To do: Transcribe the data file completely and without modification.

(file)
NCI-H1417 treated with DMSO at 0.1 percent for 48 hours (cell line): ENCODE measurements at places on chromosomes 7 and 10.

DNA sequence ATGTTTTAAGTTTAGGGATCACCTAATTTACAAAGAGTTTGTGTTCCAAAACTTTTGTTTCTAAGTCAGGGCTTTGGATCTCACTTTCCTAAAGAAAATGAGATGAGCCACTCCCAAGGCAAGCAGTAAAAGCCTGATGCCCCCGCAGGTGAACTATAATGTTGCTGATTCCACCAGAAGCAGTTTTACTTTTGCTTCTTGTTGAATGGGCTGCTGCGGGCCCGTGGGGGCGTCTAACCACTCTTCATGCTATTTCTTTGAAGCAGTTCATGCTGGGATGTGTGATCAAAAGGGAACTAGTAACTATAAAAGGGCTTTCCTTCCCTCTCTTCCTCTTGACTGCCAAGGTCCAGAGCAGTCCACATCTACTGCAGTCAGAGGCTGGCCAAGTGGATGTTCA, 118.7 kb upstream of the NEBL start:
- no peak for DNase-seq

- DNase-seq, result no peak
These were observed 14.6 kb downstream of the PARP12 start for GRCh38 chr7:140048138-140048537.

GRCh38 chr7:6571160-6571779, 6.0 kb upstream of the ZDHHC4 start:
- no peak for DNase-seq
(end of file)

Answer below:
NCI-H1417 treated with DMSO at 0.1 percent for 48 hours (cell line): ENCODE measurements at places on chromosomes 7 and 10.

DNA sequence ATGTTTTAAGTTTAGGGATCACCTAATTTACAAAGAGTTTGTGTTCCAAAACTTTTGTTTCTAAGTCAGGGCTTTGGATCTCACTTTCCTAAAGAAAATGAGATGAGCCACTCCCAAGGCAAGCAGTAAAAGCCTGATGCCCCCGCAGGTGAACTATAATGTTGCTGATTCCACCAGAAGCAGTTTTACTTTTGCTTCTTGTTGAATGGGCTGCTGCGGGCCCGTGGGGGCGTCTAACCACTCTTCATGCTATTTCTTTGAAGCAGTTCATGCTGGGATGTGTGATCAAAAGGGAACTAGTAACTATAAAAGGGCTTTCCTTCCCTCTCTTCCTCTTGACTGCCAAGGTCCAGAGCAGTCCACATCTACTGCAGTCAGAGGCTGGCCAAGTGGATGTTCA, 118.7 kb upstream of the NEBL start:
- no peak for DNase-seq

- DNase-seq, result no peak
These were observed 14.6 kb downstream of the PARP12 start for GRCh38 chr7:140048138-140048537.

GRCh38 chr7:6571160-6571779, 6.0 kb upstream of the ZDHHC4 start:
- no peak for DNase-seq